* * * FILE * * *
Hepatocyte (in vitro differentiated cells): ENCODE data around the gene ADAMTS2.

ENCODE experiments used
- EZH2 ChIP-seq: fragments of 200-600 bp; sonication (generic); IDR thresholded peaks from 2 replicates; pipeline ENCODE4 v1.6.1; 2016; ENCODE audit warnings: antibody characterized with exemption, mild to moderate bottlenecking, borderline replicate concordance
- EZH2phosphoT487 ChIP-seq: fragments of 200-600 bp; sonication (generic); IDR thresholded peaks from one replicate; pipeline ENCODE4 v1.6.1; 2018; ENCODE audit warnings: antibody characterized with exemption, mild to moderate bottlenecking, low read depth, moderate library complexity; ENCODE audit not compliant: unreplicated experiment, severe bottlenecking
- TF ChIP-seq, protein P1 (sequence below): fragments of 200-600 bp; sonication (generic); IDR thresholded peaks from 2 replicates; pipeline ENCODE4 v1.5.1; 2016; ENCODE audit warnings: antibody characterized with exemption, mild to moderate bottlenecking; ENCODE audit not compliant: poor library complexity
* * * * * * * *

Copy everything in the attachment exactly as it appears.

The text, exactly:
Hepatocyte (in vitro differentiated cells): ENCODE data around the gene ADAMTS2.

ENCODE experiments used
- EZH2 ChIP-seq: fragments of 200-600 bp; sonication (generic); IDR thresholded peaks from 2 replicates; pipeline ENCODE4 v1.6.1; 2016; ENCODE audit warnings: antibody characterized with exemption, mild to moderate bottlenecking, borderline replicate concordance
- EZH2phosphoT487 ChIP-seq: fragments of 200-600 bp; sonication (generic); IDR thresholded peaks from one replicate; pipeline ENCODE4 v1.6.1; 2018; ENCODE audit warnings: antibody characterized with exemption, mild to moderate bottlenecking, low read depth, moderate library complexity; ENCODE audit not compliant: unreplicated experiment, severe bottlenecking
- TF ChIP-seq, protein P1 (sequence below): fragments of 200-600 bp; sonication (generic); IDR thresholded peaks from 2 replicates; pipeline ENCODE4 v1.5.1; 2016; ENCODE audit warnings: antibody characterized with exemption, mild to moderate bottlenecking; ENCODE audit not compliant: poor library complexity